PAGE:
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    Oct 28, 2001
    Location:
    San Luis Obispo, CA
    #19
    Re: Re: building new home; networking; do i cat 5, wireless?

    Dude, I think you did get ripped off. Not by todays standards for people doing it (they charge thousands)! it is very easy to do. We did our whole house (2700 Sq. Ft.) in less then a day.

    When my dad had the house built, he put PVC pipes to each room for cables and stuff. It makes it super easy to run teh cables.

    It probly cost us total (with 14 drops) 250 bucks. That included labor! 50 bucks to my bro, and me. 100 bucks for cable/tips. 50 bucks for accessories.

    When fiber optics are the new thing, its going to be easy to add, just run the cable through the pipes!

    I agree about running speaker wire, but only do it in the entertainment room. Do a good job too!

    We have a stereo throughout our whole house (you know, it has speakers high on the ceilings), and it is obselete now. The knobs to adjust volume were degraded, and now hardly work. And..the worst part, our Amp (like 1970 Kenwood) burned out! This puppy is the best amp i have ever used. Its made out of aluminum/metal and hardwood. It looks great too!

    If I were to redo the house, I would connect everything (lights, AC, pool, sprinklers, etc.) to a main computer. Then, when you go to bed, you can turn everything off without going anywhere!
     
  20. BrandonRP0123 macrumors regular

    Joined:
    Jul 28, 2003
    Location:
    San Francisco, CA
    #20
    I'll stay out of the argument, but I too am a wired (for flexibility) and a wireless (for those times I like to sit and eat cereal at the table with my PowerBook).

    A thought:
    Most 802.11 card vendors do not have Windows 95 drivers, for one, and for two, that laptop might not support CardBus (which is what most of the PeeCee cards are).


    Just my .02.
     
  21. mnkeybsness macrumors 68030

    mnkeybsness

    Joined:
    Jun 25, 2001
    Location:
    Moneyapolis, Minnesota
    #21
    remember that you can always get wireless at a later time. running cat5 cables now is a helluva lot easier than doing it later.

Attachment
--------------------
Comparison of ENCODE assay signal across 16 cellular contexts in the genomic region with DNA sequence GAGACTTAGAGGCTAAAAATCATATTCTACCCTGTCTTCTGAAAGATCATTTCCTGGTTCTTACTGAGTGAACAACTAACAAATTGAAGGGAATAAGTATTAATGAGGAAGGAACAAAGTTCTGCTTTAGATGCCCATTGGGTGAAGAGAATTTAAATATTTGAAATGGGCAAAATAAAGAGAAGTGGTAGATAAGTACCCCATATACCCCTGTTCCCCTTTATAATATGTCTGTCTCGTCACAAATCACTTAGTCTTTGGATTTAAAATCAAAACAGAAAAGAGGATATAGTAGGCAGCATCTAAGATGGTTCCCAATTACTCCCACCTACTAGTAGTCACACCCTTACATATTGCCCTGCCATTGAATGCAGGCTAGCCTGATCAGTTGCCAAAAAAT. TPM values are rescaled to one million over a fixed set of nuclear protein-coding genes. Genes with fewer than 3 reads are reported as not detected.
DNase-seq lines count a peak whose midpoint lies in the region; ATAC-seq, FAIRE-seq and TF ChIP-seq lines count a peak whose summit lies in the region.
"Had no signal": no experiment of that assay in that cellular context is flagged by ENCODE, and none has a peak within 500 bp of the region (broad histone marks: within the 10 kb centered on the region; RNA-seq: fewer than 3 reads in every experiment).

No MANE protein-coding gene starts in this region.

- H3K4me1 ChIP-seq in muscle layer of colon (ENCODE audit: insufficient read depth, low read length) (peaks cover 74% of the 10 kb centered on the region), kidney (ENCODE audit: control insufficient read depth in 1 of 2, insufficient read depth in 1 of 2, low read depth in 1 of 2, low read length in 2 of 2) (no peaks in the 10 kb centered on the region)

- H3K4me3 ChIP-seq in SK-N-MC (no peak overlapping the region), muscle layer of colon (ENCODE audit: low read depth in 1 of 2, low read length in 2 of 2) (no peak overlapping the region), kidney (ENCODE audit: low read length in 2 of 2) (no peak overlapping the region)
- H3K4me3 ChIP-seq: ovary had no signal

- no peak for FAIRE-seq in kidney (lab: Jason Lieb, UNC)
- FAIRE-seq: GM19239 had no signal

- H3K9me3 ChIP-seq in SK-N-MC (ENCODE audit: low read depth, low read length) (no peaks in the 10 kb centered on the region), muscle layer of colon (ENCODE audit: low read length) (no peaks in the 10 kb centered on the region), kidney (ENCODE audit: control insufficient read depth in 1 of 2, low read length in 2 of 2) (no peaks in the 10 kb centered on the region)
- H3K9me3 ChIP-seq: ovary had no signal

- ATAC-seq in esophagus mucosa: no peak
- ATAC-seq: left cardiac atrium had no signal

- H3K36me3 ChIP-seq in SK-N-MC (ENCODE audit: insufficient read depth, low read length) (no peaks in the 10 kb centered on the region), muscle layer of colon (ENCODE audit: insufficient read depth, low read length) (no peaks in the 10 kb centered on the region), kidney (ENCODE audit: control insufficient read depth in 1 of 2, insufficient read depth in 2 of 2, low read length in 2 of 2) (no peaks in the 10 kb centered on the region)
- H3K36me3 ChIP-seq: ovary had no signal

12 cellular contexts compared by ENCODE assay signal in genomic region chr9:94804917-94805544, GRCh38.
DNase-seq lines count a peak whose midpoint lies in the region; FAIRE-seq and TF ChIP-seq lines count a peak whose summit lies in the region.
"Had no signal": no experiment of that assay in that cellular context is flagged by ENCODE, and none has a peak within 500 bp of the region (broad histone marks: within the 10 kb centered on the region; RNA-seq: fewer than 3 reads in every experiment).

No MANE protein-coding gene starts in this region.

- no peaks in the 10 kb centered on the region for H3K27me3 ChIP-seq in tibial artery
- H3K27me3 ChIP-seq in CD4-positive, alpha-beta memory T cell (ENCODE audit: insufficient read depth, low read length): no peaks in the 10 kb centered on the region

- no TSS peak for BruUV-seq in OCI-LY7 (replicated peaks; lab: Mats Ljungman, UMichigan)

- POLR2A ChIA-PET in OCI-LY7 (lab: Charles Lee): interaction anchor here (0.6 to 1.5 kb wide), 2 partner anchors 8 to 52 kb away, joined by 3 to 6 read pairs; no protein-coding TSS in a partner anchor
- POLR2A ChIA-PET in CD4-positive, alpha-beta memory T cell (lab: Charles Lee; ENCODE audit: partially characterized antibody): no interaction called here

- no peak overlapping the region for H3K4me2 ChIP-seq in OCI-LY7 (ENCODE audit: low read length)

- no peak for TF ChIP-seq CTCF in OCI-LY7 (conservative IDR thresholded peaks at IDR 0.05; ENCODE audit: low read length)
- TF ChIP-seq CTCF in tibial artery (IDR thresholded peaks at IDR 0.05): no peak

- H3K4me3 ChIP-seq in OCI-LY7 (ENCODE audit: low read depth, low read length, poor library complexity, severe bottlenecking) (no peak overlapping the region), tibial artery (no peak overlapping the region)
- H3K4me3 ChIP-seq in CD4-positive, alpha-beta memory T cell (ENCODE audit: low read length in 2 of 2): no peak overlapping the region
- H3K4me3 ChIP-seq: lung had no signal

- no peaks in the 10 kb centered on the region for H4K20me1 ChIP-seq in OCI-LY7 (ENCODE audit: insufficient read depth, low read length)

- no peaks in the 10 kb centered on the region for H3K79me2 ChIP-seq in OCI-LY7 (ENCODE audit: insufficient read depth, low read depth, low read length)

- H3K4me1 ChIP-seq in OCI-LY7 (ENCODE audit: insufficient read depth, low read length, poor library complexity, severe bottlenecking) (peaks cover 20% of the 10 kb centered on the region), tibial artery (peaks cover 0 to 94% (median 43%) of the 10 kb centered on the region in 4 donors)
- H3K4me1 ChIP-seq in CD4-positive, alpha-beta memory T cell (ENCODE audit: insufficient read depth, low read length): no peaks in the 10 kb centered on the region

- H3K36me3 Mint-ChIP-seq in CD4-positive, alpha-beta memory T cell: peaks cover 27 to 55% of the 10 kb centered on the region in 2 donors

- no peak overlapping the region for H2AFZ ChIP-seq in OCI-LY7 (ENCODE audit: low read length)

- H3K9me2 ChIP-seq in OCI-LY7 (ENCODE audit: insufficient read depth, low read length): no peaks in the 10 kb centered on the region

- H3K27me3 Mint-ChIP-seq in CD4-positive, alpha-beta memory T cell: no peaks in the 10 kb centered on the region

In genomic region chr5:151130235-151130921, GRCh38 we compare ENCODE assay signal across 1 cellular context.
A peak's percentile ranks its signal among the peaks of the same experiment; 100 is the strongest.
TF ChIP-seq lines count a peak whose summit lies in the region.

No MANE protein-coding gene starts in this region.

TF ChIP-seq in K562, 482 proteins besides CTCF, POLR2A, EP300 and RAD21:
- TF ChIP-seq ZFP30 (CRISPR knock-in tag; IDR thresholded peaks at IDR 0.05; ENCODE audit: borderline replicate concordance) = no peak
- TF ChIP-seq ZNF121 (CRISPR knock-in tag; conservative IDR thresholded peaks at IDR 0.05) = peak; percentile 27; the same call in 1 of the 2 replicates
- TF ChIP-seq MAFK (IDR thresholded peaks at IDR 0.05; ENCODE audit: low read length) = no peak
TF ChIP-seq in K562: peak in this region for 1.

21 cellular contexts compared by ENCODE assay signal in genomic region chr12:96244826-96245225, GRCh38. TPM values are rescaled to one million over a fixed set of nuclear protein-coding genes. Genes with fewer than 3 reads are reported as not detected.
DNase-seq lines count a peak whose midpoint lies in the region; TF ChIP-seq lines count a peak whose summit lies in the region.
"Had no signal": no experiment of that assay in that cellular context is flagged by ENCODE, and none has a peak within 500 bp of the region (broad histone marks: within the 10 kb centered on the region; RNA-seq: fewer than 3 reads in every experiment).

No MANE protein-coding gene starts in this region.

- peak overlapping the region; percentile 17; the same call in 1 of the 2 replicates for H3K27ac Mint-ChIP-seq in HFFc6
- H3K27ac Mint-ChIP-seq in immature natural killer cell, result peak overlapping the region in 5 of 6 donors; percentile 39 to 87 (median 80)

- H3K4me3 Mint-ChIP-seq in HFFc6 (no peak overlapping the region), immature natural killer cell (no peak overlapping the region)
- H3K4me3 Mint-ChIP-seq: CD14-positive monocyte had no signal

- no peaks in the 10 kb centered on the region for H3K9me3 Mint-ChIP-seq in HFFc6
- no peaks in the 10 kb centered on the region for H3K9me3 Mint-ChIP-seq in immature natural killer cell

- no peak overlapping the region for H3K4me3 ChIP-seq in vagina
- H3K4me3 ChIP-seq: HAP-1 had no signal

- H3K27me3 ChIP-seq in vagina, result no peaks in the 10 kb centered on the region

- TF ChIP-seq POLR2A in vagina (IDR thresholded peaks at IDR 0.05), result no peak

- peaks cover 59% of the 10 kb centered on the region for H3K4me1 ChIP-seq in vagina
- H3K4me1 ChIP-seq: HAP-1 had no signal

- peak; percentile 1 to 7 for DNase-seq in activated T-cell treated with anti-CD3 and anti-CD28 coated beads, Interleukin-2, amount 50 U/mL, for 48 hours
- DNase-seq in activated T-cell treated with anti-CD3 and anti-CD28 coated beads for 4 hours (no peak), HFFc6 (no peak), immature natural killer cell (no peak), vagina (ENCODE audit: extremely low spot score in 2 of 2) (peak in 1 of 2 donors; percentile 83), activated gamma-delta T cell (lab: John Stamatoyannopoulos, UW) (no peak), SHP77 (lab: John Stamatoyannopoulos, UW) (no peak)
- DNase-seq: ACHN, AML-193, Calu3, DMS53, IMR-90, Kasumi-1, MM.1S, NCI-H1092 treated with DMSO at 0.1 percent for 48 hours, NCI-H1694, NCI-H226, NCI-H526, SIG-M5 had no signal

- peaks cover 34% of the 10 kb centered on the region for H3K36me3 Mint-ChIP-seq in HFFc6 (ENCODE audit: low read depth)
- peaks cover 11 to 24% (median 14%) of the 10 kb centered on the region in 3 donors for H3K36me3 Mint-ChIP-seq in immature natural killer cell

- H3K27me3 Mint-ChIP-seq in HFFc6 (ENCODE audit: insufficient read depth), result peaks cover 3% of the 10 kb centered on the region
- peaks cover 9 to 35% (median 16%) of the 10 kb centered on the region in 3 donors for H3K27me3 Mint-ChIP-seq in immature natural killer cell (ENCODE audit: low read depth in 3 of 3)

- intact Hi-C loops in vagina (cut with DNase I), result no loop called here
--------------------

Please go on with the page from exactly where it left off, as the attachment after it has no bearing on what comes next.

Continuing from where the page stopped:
also just to reiterate some great things said...

    -run the cables through pvc pipe. it will be easier for future expansion
    -make your own cables. you can go to home depot and get 100ft rolls of cable for under $20. you can buy wall mounts and cable ends cheap too.
    -put your cable box by your circuit breaker. put your router directly from the cable box. make a nice shelving system or closet for all that stuff...and keep the wires organized and labeled...trust me, if you have problems, it will help a lot.
     
  22. mactastic macrumors 68040

    mactastic

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    Apr 24, 2003
    Location:
    Colly-fornia
    #22
    Go with both. You'll want a good, fast wired network to plug in to for reliability and speed. But you will want to have wireless access as well. I use both, and both have their uses. I just wish i could build my own house so I could get rid of all these cables. Oh, and put an ethernet out by your entertainment center, I don't think it will be long before you will be sending audio/video from your computer to the stereo.
     
  23. Doctor Q Administrator

    Doctor Q

    Staff Member

    Joined:
    Sep 19, 2002
    Location:
    Los Angeles
    #23
    While the walls are open, you might want to consider something a Bose salesman told me about: speakers that are set inside the wall. I have no experience with them but the idea that they are totally invisible (while supposedly fine in performance) intrigued me.